Hello World (using database, display file and RPG)

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Qsicon Fixme.png This article isn't finished yet or needs to be revised. Please keep in mind that thus it may be incomplete.

Reason: Rephrase, reformat, set links and wade out unneccessary stuff.

This project will show you how to create the minimal components of a runnable application:

  • a database file,
  • a display file and
  • a program to show the content, in ILE RPG.

This could have been done more easily[1], but Heiko wanted to use these standard approach particular features to learn how to do this.

To start, a basic knowledge about AS/400 concepts and how to edit files is mandatory.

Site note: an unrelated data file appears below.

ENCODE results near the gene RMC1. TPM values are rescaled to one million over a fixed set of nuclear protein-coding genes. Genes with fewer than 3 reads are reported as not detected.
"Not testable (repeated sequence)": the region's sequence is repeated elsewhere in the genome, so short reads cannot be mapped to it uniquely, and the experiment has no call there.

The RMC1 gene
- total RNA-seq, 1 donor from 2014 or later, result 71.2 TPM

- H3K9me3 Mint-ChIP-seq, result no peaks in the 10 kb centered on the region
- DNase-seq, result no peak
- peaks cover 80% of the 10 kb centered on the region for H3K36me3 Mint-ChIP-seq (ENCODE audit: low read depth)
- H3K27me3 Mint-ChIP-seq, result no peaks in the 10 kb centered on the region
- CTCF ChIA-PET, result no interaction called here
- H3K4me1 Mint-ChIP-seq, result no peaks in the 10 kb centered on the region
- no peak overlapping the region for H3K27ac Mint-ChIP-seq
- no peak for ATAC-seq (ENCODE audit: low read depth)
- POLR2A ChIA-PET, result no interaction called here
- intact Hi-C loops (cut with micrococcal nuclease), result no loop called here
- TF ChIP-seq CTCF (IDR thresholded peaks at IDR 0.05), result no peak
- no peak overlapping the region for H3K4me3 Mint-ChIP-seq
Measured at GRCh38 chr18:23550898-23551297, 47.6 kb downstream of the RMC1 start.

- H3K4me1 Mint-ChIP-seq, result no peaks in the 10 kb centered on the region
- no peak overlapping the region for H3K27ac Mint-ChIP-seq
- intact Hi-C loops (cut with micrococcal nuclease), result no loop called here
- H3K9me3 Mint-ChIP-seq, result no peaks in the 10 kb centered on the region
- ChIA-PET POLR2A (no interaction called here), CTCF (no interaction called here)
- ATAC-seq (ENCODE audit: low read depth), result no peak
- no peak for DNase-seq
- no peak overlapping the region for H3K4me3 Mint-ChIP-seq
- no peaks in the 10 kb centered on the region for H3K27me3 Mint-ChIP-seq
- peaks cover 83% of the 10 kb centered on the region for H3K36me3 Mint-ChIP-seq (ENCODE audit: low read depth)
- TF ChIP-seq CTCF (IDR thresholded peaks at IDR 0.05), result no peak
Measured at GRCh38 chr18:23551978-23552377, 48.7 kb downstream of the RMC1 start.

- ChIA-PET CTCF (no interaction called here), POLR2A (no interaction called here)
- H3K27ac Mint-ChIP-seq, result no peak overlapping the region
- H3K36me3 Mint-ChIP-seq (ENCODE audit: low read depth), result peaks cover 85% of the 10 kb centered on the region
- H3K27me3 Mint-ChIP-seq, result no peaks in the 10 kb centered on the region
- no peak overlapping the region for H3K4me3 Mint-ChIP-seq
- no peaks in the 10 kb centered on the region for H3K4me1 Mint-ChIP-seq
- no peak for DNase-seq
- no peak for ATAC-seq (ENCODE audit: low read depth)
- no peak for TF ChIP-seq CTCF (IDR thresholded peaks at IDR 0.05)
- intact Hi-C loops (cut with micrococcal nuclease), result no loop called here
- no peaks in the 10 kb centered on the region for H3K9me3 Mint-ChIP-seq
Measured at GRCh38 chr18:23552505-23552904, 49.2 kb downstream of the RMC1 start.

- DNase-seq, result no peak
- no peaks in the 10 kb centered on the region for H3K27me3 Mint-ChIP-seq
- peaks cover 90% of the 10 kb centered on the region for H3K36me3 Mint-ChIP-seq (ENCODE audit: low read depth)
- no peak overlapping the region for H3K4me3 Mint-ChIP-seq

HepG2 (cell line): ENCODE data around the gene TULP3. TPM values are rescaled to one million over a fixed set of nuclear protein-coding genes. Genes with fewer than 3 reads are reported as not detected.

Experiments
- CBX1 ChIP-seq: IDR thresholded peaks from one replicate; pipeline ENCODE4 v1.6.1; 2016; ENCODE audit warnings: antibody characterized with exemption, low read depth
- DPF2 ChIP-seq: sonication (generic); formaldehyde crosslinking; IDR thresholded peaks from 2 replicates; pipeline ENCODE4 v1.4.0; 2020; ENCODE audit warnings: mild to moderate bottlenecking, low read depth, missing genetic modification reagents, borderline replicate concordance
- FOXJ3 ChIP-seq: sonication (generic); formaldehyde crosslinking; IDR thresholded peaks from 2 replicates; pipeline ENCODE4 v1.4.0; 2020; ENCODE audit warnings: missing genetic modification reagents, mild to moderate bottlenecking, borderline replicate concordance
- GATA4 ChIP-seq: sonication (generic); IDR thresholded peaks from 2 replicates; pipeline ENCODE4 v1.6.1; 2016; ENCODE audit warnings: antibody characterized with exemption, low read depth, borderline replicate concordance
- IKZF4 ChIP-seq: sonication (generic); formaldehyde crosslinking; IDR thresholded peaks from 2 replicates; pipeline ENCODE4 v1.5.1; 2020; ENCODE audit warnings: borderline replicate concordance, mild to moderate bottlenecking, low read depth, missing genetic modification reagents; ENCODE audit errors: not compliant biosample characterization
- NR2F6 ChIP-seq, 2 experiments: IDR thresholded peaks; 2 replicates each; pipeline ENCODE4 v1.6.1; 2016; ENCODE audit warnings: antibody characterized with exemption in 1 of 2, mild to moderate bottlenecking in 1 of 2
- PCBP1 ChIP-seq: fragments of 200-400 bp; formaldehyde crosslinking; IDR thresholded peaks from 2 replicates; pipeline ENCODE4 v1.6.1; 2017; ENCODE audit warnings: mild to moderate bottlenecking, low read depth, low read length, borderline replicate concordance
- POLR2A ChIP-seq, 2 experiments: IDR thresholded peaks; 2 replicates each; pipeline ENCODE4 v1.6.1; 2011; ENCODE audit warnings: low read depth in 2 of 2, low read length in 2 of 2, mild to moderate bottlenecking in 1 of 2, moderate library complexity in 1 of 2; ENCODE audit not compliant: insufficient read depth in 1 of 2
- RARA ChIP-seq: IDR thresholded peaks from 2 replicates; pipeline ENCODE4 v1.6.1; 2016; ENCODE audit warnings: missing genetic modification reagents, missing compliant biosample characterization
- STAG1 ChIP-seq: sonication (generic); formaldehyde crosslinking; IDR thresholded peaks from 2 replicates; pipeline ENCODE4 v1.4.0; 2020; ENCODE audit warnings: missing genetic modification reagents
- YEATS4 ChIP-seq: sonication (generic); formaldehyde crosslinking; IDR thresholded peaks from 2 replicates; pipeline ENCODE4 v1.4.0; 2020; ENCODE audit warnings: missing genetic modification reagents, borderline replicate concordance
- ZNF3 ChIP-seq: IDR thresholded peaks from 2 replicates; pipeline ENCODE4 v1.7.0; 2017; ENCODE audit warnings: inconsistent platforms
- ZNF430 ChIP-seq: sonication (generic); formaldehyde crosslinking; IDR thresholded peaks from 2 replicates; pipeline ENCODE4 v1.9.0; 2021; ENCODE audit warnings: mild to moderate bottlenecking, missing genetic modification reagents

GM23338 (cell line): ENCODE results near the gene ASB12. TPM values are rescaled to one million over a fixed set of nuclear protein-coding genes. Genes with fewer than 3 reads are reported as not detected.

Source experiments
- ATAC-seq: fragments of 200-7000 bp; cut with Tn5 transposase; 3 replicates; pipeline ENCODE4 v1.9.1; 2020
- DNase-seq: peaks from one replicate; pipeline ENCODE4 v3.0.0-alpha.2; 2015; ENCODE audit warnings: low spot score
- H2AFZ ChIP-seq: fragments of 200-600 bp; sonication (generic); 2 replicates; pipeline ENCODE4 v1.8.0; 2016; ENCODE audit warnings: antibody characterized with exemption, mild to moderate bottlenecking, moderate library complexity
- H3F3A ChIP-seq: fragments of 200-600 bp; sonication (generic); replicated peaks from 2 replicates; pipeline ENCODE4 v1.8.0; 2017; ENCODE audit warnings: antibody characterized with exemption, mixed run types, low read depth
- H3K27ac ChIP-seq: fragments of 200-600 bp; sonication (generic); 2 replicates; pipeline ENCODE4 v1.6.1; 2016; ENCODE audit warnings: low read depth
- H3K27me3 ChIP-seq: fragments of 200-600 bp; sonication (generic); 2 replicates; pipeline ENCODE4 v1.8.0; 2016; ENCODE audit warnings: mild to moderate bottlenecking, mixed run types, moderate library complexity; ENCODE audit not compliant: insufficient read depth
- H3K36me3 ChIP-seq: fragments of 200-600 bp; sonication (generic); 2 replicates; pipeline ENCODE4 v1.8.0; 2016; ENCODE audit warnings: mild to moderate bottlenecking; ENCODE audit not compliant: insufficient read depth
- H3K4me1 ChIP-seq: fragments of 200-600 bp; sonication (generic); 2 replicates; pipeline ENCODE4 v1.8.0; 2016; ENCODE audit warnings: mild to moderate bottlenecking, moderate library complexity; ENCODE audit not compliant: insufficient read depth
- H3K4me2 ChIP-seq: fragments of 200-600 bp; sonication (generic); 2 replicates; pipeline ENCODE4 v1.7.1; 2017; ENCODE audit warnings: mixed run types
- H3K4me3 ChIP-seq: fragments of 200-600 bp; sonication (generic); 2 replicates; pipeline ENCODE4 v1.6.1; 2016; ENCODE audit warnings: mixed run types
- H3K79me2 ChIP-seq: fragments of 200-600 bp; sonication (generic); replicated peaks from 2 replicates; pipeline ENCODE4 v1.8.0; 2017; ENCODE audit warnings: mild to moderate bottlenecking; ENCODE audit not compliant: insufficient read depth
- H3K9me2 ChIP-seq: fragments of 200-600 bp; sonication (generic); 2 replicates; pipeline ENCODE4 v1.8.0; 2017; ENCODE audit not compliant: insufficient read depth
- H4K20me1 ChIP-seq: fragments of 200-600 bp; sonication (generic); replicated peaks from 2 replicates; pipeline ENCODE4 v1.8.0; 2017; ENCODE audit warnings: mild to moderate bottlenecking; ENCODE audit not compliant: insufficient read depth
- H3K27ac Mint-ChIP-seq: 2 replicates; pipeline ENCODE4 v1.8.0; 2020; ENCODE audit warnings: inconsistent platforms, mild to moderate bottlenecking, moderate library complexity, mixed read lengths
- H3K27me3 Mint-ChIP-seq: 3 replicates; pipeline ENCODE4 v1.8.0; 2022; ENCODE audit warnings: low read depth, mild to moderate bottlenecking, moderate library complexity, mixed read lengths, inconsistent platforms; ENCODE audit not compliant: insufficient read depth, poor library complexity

By the way: Don't bother about string cases. The AS/400 won't either. Using capital commands and names just makes it more readable in this article.

Creating a physical file to hold the sources

On most systems, every user has a personal library, just like a home in a Linux environment. Multiple libraries coexist, the current (= default for all operations) is stored in the special value *CURLIB[2], just like you are used to a cwd, current working directory in common operating systems with command lines.

Because the value of *CURLIB can be changed by the screen you are currently working in, all following commands will contain my personal library name HKRETSCHME. If you are sure *CURLIB is set correctly, you can usually omit the library.

This command creates a source physical file named HELLO01 that is about to contain all the source "files" (called "members"):